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THE MORNING AFTER: ONWARD

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The Iowa Hawkeyes did what the Iowa Hawkeyes do in a ho-hum victory against Kent State

Kent State v Iowa Photo by Matthew Holst/Getty Images

After playing two top 25 opponents to open the season, it was fair to expect some letdown from the #5 Iowa Hawkeyes (3-0, 1-0). While the 30-7 win over Kent State (1-2) didn’t provide much catharsis by way of an offensive explosion, it provided plenty of clarity in its own right.

There’s plenty of sarcasm in Kirk’s six-word tweet - after all, it doesn’t declare Iowa good - there’s truth in it: right now, nobody knows who they are better than Iowa. Sometimes that is all one is hoping for in September.

Iowa is a complementary football team without ever looking or feeling complimentary.

I was encouraged Brian Ferentz came out gunning, as Spencer Petras finished with a season-high 36 passing attempts (most since the loss to Northwestern) and completed them at a higher clip (69%, nice) than in any other game he’s started. We’ll worry about the yards/attempt later in the column, but the effort was made and sometimes that is what matters.

Tyler Goodson looked electric in his highest-yardage outing of his career. His 46-yarder to open the offensive scoring was a delightful introduction to Kent State’s run defense and a way to establish that Iowa could probably sustain their offense on the ground and come away with the victory.

The defense obliged in that respect, though they (Riley Moss) was caught a little flat-footed in the drive just after Goodson’s above run. The “pack of anonymous wolves” along the line tallied a score - a safety on an errant snap - for a third straight game. Something I believe last happened in 2017. The linebackers also looked great as Jestin Jacobs and Jack Campbell combined to force a fumble at the goal line which represented the Golden Flashes’ best chance at making it a game in the second half. The Hawks notched seven sacks, for good measure.

Yet there’s always room for improvement.

As for what made such a big win a slog, especially on offense, for much of the 60 minutes, it essentially stems from risk aversion.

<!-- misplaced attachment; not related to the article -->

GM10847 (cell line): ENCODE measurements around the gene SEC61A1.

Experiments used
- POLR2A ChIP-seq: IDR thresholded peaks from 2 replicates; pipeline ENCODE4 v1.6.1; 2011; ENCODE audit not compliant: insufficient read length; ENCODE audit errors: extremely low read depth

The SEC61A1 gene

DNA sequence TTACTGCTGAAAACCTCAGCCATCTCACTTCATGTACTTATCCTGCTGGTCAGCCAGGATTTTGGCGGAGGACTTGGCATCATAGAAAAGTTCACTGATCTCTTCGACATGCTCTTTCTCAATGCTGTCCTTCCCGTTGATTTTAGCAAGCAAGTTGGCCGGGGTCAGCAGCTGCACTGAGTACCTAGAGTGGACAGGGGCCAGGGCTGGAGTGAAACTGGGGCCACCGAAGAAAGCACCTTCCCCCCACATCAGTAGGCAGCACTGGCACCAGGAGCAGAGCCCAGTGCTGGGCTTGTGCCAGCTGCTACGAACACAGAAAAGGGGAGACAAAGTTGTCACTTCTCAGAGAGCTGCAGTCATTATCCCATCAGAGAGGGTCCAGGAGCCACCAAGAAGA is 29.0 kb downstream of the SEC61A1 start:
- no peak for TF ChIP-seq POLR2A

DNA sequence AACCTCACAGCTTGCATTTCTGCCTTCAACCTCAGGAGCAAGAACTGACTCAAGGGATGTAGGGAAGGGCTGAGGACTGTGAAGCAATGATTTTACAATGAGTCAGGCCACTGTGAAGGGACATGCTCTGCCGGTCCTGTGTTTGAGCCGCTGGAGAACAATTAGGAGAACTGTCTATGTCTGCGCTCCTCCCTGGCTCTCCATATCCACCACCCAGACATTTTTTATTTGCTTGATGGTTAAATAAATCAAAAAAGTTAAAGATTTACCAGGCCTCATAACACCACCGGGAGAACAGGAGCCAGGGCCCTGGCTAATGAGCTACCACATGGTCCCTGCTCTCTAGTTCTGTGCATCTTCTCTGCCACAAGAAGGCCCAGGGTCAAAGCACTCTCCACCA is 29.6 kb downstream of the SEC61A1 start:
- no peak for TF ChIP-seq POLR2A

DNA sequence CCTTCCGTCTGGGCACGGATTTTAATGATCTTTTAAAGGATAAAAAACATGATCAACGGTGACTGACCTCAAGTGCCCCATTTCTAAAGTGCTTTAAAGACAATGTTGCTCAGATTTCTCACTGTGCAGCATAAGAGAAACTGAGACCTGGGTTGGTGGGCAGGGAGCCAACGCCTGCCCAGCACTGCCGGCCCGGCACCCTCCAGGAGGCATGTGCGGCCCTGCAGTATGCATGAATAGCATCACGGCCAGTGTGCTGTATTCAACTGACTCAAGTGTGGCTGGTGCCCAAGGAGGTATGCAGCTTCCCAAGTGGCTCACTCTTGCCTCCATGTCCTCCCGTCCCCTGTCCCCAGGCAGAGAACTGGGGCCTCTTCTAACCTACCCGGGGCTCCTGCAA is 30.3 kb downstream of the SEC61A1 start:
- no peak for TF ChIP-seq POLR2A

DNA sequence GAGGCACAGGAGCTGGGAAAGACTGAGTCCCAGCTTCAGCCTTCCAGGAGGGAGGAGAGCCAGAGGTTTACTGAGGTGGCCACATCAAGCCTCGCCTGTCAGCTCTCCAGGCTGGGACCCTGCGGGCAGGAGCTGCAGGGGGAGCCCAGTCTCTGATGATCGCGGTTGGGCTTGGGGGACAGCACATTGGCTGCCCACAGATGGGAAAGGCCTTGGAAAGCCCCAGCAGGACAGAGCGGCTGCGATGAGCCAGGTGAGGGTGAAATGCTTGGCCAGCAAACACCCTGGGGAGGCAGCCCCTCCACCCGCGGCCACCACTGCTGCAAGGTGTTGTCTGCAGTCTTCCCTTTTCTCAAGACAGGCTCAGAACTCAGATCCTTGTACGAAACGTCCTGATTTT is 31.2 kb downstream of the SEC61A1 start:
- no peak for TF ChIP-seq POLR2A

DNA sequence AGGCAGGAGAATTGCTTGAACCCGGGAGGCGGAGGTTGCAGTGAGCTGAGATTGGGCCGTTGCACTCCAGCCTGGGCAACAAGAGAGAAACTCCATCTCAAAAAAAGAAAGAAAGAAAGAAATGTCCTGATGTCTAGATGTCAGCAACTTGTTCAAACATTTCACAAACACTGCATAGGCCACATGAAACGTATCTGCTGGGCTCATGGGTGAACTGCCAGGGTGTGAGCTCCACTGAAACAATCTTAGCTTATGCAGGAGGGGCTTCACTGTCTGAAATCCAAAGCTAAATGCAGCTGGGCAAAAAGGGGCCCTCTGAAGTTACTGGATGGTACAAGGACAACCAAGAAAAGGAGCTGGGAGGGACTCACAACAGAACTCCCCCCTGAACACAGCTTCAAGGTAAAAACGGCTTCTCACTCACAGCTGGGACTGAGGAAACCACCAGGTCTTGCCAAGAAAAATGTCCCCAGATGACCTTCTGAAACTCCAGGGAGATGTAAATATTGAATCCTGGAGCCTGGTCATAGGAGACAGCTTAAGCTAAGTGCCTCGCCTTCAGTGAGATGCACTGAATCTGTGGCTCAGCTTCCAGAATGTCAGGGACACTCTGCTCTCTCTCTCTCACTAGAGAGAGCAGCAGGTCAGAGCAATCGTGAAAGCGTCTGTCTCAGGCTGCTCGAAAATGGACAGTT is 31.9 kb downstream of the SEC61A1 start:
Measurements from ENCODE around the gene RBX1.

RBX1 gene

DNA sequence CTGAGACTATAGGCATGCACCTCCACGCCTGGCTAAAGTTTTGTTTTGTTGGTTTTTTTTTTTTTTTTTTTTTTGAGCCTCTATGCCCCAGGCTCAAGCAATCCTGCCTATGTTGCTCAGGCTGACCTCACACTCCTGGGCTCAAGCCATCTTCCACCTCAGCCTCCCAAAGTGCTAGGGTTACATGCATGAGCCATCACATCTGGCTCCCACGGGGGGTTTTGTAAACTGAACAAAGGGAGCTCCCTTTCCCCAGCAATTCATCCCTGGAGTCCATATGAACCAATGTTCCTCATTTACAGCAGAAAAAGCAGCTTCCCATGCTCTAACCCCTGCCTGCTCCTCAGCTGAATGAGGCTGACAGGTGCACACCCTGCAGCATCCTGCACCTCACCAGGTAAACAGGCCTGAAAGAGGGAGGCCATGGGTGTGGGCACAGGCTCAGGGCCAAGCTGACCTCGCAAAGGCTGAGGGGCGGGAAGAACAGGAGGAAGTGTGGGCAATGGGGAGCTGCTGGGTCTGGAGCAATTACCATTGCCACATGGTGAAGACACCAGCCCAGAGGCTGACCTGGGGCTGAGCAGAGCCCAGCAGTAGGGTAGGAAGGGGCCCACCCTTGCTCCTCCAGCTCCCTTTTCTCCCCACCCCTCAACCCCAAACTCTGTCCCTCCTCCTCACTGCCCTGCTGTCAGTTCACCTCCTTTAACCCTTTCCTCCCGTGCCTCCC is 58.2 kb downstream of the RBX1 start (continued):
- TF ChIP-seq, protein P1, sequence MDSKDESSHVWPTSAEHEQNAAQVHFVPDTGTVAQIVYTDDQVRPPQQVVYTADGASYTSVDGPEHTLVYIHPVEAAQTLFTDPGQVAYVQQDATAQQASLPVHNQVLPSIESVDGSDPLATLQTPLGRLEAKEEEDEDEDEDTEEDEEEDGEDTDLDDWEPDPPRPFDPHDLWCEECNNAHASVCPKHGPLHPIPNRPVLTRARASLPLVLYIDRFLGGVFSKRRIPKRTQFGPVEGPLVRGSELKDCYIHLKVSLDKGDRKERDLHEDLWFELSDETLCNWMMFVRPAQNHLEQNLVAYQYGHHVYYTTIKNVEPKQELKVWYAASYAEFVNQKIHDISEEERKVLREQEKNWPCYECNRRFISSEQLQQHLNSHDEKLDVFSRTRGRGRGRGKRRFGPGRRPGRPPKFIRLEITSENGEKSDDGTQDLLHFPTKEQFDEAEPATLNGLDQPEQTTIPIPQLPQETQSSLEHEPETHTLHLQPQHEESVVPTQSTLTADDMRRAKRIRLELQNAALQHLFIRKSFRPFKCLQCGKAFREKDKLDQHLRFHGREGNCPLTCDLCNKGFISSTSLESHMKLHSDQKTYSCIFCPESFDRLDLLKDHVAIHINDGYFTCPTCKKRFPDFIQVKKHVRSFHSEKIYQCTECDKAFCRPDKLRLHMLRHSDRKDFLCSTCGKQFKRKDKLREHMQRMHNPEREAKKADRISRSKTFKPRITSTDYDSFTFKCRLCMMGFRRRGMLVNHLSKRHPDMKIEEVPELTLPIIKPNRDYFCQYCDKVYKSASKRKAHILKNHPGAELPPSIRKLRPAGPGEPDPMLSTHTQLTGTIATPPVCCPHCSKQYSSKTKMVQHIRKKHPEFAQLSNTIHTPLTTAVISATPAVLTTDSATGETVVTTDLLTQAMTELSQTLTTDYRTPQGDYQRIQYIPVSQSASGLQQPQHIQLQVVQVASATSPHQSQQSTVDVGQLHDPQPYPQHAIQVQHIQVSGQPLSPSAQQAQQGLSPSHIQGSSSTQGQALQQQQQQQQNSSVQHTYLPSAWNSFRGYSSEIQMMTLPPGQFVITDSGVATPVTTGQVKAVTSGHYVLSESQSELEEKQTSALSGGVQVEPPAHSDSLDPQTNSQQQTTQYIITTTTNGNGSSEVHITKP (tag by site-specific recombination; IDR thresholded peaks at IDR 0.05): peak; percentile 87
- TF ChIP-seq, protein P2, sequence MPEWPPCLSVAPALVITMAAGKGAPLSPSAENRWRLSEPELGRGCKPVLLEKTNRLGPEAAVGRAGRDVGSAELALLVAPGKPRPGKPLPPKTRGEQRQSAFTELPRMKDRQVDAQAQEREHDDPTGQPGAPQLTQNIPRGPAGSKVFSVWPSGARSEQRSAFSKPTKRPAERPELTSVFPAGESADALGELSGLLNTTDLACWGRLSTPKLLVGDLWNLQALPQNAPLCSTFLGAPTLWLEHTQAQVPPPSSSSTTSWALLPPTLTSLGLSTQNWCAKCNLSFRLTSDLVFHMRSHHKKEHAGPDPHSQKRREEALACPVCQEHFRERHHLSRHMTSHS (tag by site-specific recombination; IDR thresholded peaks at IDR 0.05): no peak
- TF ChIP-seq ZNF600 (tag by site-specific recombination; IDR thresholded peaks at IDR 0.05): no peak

Ivory Kelly-Martin fumbled twice yesterday. The first stalled a drive just outside the red zone while the second nearly derailed Iowa’s 95-yard, 8-plus-minute drive just before half. Unfortunately for IKM - whose fumble-itis date back to 2018, when two fumbles contributed to Iowa’s loss to Northwestern - he was replaced by Gavin Williams who looked the part in 7 touches for 31 yards. If Iowa is going to contend for a Big Ten title, a reliable backup will need to emerge behind Tyler Goodson.

And the passing, whoa, the passing. Spencer Petras had just 5.8 yards/attempt.

How much of it is Petras, Brian Ferentz’s playcalling, or wideouts’ inability to gain separation before or after the catch, is tricky for the layman to discern. Yet it’s past time to believe he’s not doing what is asked. His best abilities - gripping and ripping on an open first read - play into Kirk & Brian Ferentz’s worst tendency: avoiding risk.

It’s become increasingly clear Iowa leverages the passing game to achieve “balance” in a ball control offense. 77% of his attempts came inside 10 yards. Only 4 by Thad’s chart come across the middle. These are, broadly speaking, high floor (low turnover chance)-low ceiling (limited yard-after-catch opportunity), throws. They are achievable because Petras has the arm to get them there.

At one point, a Kirk quote was relayed, “here, punting is not a sin” and really, that sums up Iowa’s offensive philosophy as succinctly as possible. The best thing which can happen with an offensive possession is obviously put points on the board. The worst is Iowa does not punt.

It is the ultimate effort in control, as getting to a punt helps establish where the opponent will start vs. turning it over allows the opponent’s next possession begins.

And that is why Iowa knows themselves better than any other team in the country right now, to the tune of 9 straight wins. It’s the third longest of Kirk’s career and one of the longest in the country.

So why not ride it?

Iowa is at the precipice of taking complementary football to its logical conclusion: incredible defense with an offense built around allowing the defense to be incredible. Iowa’s had other versions where they operated like this but not to this degree of playmaking all across the defense while it remains so isolated to 1 player on offense (Tyler Goodson). At some point, Iowa will be tested to fill it up or get a key score in the fourth quarter and the evidence is mounting that Spencer Petras is unlikely to be that guy.

That’s why it’s so important to ride this thing: 1) the longer the ride, the later it’ll be before clutch plays are required and 2) maybe, just maybe, he can swing the evidence in his favor.

We’ll know soon enough.